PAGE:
Autism Spectrum Disorder (ASD) and a psychodramatic experience

Luiza Lins Araújo Costa, Doutora em Psicologia Social pela Universidade Federal da Paraíba (UFPB), Psicóloga clínica com especialização em Psicodrama pela PROFINT, Aracaju, SE, Brasil.

The article Psychodrama with children within the autistic spectrum disorder: a possible experience?, published in Revista Brasileira de Psicodrama (vol. 30), presents an experience of psychodramatic psychotherapy with an eight-year-old child within ASD.

Although children diagnosed with ASD exhibit a full range of intellectual and language skills, they often share behavioral manifestations accompanied by deficits in three areas: (a) social and interaction skills; (b) communicative skills (verbal and non-verbal); and (c) patterns of restricted, repetitive, and stereotyped behavior, interests, and/or activities (American Psychiatric Association, 2014).

As psychodrama is an approach that promotes care through action, with the training of spontaneity, creativity and sensitivity and the help of resources such as games and dramatization techniques (Lopes & Dellagiustina, 2017). in this study, the question is: why not take advantage of the potential of the approach also for the care of children with ASD?

In the case in question, the child had an atypical neurodevelopment, identified since the age of four, with repetitive patterns and difficulties in interpersonal relationships. The author started from the notion that psychodramatic psychotherapy could help to overcome some obstacles of the child through dramatic representation, identifying, exploring, and expanding their roles, as the child is constituted through the roles they play (Filipini, 2014).

During the initial sessions, there was a lot of resistance in the interaction, requiring time, patience, and creativity to work on the characteristics of the diagnosis that affected communication. The first interactions, for example, took place through improvised singing.

Photo. Light gray background, two forearms of a child with hands wide open and palms facing forward. Their skin is white and their hands are painted with colored paint (yellow, red, orange, pink, green, brown), each with two eyes and a smile drawn with black paint. You can also see the top of the child's head, they have short black hair.

Image: Freepik.

With the strengthening of the bond and the construction of a relationship of trust, the child began to dramatize more easily, presenting his feelings, difficulties, and relationships. Over time, role playing, and spontaneity training promoted improvements in the child’s social and communication skills in other contexts, such as at school.

Although this research presents results from only one experience, it reveals the fact that the possibilities for intervention and health promotion within ASD are diverse and psychodrama can contribute to this care, especially because this approach can reduce the conserved responses and potentiate unprecedented and creative responses.

The interventions were carried out not only based on psychodrama assumptions, but in an interface with psychiatry, considering diagnostic criteria, etiology and coping strategies. In addition, the sessions with the child’s mother were fundamental, as they provided more intensive stimulation and greater understanding of the contents that emerged in each session.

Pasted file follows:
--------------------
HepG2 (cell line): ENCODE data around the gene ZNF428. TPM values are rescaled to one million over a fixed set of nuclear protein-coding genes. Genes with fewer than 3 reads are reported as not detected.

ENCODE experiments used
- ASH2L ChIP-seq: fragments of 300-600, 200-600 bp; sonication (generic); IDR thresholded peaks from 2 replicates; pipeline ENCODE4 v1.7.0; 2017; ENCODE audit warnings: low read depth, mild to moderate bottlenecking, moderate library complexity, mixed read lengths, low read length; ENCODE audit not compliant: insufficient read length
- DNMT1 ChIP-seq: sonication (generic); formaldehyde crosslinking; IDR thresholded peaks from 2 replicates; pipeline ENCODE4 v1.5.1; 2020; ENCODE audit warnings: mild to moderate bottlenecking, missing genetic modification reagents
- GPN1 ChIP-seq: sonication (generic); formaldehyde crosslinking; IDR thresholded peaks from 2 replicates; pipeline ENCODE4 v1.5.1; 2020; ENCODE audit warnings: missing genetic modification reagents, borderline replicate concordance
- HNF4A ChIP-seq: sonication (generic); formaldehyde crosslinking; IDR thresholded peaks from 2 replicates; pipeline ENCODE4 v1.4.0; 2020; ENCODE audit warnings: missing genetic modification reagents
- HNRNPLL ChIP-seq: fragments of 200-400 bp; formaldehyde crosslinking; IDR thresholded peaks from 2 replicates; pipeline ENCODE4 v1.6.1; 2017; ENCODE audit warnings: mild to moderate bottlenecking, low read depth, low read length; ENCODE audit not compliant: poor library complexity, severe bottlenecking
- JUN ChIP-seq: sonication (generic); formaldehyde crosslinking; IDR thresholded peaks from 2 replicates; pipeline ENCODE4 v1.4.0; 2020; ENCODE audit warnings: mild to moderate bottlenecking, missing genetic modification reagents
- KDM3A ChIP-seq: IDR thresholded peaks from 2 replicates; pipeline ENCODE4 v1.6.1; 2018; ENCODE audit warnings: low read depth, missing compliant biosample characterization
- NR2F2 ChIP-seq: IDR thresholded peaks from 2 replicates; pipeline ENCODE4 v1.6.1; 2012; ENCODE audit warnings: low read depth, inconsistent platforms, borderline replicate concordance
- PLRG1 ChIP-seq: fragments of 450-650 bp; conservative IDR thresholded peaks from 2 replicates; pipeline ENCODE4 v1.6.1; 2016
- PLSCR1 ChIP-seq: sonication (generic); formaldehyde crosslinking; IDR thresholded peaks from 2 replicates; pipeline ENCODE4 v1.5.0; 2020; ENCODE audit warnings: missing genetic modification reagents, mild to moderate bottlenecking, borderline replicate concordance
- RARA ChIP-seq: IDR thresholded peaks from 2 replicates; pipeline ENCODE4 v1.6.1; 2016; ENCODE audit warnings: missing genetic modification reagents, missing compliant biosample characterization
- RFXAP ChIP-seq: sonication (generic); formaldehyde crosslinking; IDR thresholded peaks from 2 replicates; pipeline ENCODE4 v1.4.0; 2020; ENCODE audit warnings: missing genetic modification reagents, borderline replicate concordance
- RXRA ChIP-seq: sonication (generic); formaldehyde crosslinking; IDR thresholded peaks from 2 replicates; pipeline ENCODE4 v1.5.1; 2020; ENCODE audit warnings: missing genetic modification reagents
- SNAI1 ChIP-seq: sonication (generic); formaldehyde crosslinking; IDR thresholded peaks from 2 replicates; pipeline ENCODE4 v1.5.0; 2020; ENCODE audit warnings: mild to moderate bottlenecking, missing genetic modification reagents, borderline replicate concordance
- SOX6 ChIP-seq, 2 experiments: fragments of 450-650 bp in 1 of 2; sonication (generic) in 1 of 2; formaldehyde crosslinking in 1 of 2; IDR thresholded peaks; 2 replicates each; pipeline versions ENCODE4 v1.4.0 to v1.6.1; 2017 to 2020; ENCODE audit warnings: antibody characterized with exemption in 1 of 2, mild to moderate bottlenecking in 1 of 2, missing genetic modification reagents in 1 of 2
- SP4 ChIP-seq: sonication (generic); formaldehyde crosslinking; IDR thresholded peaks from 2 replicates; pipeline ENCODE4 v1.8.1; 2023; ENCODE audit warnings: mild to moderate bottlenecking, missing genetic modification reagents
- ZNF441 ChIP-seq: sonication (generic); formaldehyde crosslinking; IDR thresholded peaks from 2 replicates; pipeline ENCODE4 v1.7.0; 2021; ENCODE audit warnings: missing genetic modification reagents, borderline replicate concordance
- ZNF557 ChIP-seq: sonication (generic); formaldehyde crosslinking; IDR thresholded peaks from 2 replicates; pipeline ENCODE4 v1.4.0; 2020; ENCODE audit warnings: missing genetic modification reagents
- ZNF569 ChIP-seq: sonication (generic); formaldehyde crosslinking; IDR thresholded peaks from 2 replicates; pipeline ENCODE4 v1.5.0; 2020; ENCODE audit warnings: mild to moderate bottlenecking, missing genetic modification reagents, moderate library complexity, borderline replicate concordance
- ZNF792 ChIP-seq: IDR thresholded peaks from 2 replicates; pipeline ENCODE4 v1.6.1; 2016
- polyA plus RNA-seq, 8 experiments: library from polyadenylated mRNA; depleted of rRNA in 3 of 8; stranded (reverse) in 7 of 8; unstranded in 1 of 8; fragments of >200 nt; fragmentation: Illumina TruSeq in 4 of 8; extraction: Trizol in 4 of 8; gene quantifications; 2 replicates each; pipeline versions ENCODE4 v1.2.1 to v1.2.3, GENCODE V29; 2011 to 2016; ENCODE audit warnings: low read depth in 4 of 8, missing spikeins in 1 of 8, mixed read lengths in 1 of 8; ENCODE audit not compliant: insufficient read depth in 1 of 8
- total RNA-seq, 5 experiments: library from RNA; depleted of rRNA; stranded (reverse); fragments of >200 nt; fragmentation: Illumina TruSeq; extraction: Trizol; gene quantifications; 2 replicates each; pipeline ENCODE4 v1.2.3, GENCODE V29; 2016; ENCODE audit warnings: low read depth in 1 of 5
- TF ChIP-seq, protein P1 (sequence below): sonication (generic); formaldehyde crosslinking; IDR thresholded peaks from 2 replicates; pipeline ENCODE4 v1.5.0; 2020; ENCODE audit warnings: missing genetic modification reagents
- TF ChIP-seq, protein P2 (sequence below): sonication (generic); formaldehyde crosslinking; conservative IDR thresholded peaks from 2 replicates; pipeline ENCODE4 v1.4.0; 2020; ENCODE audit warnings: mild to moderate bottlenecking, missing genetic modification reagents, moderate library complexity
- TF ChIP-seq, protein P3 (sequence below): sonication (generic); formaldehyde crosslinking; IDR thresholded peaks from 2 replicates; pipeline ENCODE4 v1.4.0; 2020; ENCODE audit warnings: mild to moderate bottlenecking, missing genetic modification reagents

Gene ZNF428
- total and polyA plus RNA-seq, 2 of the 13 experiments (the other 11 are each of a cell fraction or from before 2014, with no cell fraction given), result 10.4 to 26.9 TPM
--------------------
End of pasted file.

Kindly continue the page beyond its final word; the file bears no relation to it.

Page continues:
Is it worth noting that the interventions were not based only on psychodrama assumptions, but on an interface with psychiatry, considering diagnostic criteria, etiology and coping strategies.

In addition, the sessions with the child’s mother were fundamental, providing more intensive stimulation and greater understanding of the contents that emerged in each session.

For future studies, we suggest more psychodramatic-based studies, especially from an intervention perspective with caregivers of children within ASD, as there is still very little discussion about the importance of caring for those who care.

For all that, this study is not just about psychodrama, or a clinical case with a psychodramatic basis. This is an article about diversity in care and the importance of promoting multiple and diverse interventions in the face of an equally multiple and diverse diagnosis.

Furthermore, the wide dissemination of information on the subject can promote changes in children’s access to their rights and greater awareness within society. So, be warned: we need to talk about diversity, about respect and care for more than 2 million people diagnosed in Brazil, we need to talk about ASD.

Next, watch the video by Luiza Lins Araújo Costa bringing additional information about the research.


AMERICAN PSYCHIATRIC ASSOCIATION. Manual diagnóstico e estatístico de transtornos mentais: DSM-5. Porto Alegre: Artmed, 2014.

FILIPINI, R. Psicoterapia psicodramática com crianças: Uma proposta socionômica. São Paulo: Ágora, 2014.

LOPES, I., and DELLAGIUSTINA, M. Psicoterapia infantil mediada por contos infantis: Estudo de caso na perspectiva do Psicodrama. Revista Brasileira de Psicodrama [online]. 2017, vol. 25, no. 01, pp. 28–37 [viewed 00]. Available from:

To read the article, access

COSTA, L.L.A., DINIZ, F.C.R. and VIANA, S.M.J. Psychodrama with children within the Autistic Spectrum Disorder: a possible experience? Revista Brasileira de Psicodrama [online]. 2022, vol. 30, e1722, ISSN: 2318-0498 [viewed 00]. Available from:

External links


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Revista Brasileira de Psicodrama – PSICODRAMA:


Como citar este post [ISO 690/2010]:

COSTA, L.L.A. Autism Spectrum Disorder (ASD) and a psychodramatic experience [online]. SciELO in Perspective: Humanities, 2022 [viewed ]. Available from:


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